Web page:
Friday, March 13, 2009

Response to "Fresh out of College, But can't land Work"

Normally, I ride the bus to and from work so it is mostly podcasts or books that are my companions. But earlier this week I drove and it was my old friend NPR. I heard several good stories and it reminded me of why I donate to Public Radio. One of the reports angered me so much I had to write about it.

The report titled "Fresh out of College, But can't Land Work" really frustrated me. I feel for the young lady in the report. As she states it, "I played by the rules" She stayed in school. Got good grades, chose a good field, all the stuff that is supposed to mean you will be a success. There were two failures from my perspective.

One, extended adolescence. I have written about this before, but it still seems supremely relevant. This girl was 23 and from the tone of the report I got the impression that she was striking out on her first job hunt. WHAT???? When I was in college, I held down several different jobs. Now, maybe she did too but they were University or Work Study programs that end when you are no longer a student. But still WHAT??? Why would our system fail this young lady by not providing real world actual paying job experience as part of her education. Again, I got the impression that she had gotten all the way to 23 and through college without society or her parents actually expecting her to take responsibility for herself. The message seems to be:
  • Finish College
  • Enjoy life
  • Find yourself
  • explore the world
  • BEFORE you start to be an adult
Why do we devalue our youth by teaching them they must wait until they are done with college before they can start to work on their life and try to make a difference?

Wouldn't it be so much more effective if as students were progressing along their skill continuum they suddenly subtly started doing the actual work. What if they didn't even notice they graduated. What if the shift from "learning" and "doing" the job was so gentle that students became employed almost without awareness. I am so frustrated with the delineations and demarcations we have. Why can't a 13 year old do the work rather than prepare for the work? Why must they wait? Why are we extending adolescence into the midlate-20's. We force so many to wait to live their lives because they aren't old enough yet? Why? I am not advocating a return to the negative and almost slavelike conditions of the apprentice system, but rather the positive aspects of learning alongside the hands of a master while actually doing the work coupled with time to study and learn about other things students may not know exist. I am convinced that the vital role of work as part of the formative adolescent years is being abandoned. The best way to get authentic student achievement is to facilitate opportunities for them to do authentic work.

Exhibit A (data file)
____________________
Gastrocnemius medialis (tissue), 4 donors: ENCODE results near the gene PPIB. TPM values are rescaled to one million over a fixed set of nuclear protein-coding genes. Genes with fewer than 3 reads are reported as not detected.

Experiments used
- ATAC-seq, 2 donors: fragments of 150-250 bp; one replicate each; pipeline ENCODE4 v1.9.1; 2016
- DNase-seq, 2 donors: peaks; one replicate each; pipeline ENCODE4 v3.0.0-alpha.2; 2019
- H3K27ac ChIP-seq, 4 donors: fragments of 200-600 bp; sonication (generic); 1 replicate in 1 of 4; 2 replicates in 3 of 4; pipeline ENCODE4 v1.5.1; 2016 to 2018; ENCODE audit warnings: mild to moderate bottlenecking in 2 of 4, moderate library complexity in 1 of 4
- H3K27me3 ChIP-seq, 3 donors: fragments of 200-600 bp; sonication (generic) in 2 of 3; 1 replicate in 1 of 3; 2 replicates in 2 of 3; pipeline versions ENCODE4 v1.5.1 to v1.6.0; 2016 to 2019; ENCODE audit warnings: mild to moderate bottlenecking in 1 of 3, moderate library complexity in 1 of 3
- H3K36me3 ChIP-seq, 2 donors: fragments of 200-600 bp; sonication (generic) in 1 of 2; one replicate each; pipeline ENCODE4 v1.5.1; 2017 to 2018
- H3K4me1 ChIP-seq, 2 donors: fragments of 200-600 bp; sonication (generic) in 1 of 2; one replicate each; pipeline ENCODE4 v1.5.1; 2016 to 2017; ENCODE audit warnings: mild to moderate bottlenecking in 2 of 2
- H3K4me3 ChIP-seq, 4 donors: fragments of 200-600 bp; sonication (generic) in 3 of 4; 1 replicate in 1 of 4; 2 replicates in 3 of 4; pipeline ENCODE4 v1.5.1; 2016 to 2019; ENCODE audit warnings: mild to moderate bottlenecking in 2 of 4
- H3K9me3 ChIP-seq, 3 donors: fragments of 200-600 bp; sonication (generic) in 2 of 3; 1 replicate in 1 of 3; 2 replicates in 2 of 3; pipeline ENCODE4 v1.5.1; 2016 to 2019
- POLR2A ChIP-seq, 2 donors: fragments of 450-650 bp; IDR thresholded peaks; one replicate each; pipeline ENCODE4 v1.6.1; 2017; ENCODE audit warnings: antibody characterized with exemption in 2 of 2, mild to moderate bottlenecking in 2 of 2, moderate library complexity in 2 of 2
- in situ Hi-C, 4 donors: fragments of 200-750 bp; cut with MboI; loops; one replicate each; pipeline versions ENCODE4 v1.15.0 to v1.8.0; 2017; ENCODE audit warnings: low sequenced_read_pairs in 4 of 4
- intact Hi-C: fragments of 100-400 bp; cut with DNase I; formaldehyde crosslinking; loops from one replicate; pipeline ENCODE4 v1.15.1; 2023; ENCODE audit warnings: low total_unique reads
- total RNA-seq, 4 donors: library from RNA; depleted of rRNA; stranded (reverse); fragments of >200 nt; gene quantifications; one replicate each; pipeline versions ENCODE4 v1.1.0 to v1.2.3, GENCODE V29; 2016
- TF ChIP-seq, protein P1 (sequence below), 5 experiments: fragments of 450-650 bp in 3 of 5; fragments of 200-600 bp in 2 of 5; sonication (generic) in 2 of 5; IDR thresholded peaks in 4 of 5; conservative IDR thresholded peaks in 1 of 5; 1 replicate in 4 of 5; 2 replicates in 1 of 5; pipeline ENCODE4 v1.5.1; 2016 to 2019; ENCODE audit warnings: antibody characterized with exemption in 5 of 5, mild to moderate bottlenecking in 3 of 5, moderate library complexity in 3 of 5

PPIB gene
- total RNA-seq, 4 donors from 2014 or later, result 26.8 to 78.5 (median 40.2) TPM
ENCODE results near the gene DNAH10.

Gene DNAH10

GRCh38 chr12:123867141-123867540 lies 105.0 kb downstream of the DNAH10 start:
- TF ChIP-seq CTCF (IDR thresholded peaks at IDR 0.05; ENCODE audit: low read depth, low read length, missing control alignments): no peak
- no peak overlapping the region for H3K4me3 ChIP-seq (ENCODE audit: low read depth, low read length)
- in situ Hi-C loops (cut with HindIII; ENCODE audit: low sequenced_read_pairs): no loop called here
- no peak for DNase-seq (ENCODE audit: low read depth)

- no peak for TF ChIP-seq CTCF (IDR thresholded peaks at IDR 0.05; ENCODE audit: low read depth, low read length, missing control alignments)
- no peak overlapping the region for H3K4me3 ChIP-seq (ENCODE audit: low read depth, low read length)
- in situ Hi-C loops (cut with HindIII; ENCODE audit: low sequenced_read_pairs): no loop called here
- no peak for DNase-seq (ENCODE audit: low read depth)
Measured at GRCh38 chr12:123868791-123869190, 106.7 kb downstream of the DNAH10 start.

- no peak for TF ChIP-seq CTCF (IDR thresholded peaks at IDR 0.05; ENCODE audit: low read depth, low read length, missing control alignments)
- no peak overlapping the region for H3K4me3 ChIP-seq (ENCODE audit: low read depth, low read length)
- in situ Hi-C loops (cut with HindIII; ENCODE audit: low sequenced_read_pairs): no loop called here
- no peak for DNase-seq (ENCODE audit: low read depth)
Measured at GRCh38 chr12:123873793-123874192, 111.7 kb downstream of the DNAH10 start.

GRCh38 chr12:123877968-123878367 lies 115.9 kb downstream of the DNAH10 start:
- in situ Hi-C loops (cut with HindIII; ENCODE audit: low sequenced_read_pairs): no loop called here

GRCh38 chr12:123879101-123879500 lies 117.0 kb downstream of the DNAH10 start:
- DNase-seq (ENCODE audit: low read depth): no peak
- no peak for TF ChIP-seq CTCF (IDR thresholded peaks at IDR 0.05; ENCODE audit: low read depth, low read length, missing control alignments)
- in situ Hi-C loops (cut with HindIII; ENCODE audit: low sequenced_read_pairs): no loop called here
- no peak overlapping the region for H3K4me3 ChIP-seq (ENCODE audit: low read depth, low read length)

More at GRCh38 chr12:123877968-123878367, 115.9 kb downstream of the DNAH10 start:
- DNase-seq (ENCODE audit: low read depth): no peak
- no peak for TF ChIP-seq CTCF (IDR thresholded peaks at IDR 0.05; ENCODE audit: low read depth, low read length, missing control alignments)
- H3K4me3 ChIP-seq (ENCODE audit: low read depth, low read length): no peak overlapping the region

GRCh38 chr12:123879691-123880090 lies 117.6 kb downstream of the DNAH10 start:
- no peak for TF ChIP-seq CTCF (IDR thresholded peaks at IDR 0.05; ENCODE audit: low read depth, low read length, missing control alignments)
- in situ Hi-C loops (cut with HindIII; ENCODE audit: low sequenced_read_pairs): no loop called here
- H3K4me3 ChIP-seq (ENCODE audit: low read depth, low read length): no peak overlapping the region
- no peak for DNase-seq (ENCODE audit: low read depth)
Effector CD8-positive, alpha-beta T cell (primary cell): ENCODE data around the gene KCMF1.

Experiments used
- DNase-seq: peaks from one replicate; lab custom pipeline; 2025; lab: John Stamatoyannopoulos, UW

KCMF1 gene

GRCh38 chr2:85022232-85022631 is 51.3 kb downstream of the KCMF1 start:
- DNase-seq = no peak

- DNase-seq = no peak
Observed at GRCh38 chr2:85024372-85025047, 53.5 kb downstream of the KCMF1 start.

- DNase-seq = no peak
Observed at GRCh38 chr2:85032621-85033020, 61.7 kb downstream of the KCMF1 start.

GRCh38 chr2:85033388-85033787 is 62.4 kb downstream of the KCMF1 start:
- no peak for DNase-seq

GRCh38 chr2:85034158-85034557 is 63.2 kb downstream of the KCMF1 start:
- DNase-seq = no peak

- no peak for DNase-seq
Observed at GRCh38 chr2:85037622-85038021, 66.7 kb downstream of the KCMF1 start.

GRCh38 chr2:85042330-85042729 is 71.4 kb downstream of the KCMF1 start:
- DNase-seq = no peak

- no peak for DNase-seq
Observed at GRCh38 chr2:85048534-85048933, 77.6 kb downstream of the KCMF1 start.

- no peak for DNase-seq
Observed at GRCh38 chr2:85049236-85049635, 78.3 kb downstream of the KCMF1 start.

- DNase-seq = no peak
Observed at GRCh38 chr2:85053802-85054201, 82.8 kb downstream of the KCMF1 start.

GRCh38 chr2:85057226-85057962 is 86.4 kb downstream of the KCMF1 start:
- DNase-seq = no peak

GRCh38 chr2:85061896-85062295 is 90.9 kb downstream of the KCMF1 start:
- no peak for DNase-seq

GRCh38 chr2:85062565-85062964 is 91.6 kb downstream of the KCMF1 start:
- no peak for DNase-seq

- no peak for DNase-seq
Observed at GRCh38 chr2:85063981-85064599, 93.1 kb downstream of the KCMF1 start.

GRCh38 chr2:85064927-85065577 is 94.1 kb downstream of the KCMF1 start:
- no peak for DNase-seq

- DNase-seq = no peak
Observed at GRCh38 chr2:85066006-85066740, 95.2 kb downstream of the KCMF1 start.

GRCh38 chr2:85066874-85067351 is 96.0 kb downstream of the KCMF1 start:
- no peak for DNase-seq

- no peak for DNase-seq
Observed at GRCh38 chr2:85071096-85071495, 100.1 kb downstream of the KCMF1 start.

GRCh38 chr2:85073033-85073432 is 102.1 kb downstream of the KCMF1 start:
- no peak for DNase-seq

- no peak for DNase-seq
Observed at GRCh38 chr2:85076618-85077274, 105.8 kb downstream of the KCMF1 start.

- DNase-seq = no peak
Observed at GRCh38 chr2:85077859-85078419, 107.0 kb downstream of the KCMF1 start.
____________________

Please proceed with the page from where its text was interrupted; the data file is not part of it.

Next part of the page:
The very last quote from the report was what really got me:

This isn't at all what she imagined 23 would be like. She was supposed to be working toward the next big thing: dazzling her family and friends with her accomplishments, on her way to becoming a successful adult. (emphasis added)

WHAT??? On her way to... legally she has been an adult for 5 years and emotionally, cognitively and physically for something probably more like 8 to possibly 10 years. Granted at 13 she was not experienced enough nor does research support the idea that 13 years olds are completely matured cognitively or emotionally, but they are well on their way and could certainly start to really work and not wait until 23 to start becoming an adult.

Citation Nods:
Dr. Tim Tyson's UCET 2009 Keynote address (7 March 2009 held in Taylorsville, Utah)

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